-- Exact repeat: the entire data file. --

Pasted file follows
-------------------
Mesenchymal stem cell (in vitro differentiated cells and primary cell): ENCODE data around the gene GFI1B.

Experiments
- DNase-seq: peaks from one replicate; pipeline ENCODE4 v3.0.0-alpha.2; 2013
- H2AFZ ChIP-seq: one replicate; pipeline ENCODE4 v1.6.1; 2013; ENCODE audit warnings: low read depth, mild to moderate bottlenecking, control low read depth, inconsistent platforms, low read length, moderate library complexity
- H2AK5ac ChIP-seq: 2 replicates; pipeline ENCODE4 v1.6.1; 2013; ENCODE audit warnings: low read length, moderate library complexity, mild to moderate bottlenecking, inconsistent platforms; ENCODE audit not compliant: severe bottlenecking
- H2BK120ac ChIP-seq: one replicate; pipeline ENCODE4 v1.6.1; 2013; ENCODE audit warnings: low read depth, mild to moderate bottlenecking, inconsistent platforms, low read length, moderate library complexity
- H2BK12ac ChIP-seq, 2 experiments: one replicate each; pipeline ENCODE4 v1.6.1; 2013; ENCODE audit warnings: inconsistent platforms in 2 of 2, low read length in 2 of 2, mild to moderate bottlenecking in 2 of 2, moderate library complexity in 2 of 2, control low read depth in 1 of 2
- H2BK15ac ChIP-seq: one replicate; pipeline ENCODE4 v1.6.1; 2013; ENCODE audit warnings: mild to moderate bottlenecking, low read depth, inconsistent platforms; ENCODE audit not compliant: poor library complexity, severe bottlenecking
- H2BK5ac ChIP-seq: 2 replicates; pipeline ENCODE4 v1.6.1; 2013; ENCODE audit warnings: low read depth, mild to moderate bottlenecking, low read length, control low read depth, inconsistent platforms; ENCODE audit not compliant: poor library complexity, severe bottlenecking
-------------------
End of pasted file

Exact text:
Mesenchymal stem cell (in vitro differentiated cells and primary cell): ENCODE data around the gene GFI1B.

Experiments
- DNase-seq: peaks from one replicate; pipeline ENCODE4 v3.0.0-alpha.2; 2013
- H2AFZ ChIP-seq: one replicate; pipeline ENCODE4 v1.6.1; 2013; ENCODE audit warnings: low read depth, mild to moderate bottlenecking, control low read depth, inconsistent platforms, low read length, moderate library complexity
- H2AK5ac ChIP-seq: 2 replicates; pipeline ENCODE4 v1.6.1; 2013; ENCODE audit warnings: low read length, moderate library complexity, mild to moderate bottlenecking, inconsistent platforms; ENCODE audit not compliant: severe bottlenecking
- H2BK120ac ChIP-seq: one replicate; pipeline ENCODE4 v1.6.1; 2013; ENCODE audit warnings: low read depth, mild to moderate bottlenecking, inconsistent platforms, low read length, moderate library complexity
- H2BK12ac ChIP-seq, 2 experiments: one replicate each; pipeline ENCODE4 v1.6.1; 2013; ENCODE audit warnings: inconsistent platforms in 2 of 2, low read length in 2 of 2, mild to moderate bottlenecking in 2 of 2, moderate library complexity in 2 of 2, control low read depth in 1 of 2
- H2BK15ac ChIP-seq: one replicate; pipeline ENCODE4 v1.6.1; 2013; ENCODE audit warnings: mild to moderate bottlenecking, low read depth, inconsistent platforms; ENCODE audit not compliant: poor library complexity, severe bottlenecking
- H2BK5ac ChIP-seq: 2 replicates; pipeline ENCODE4 v1.6.1; 2013; ENCODE audit warnings: low read depth, mild to moderate bottlenecking, low read length, control low read depth, inconsistent platforms; ENCODE audit not compliant: poor library complexity, severe bottlenecking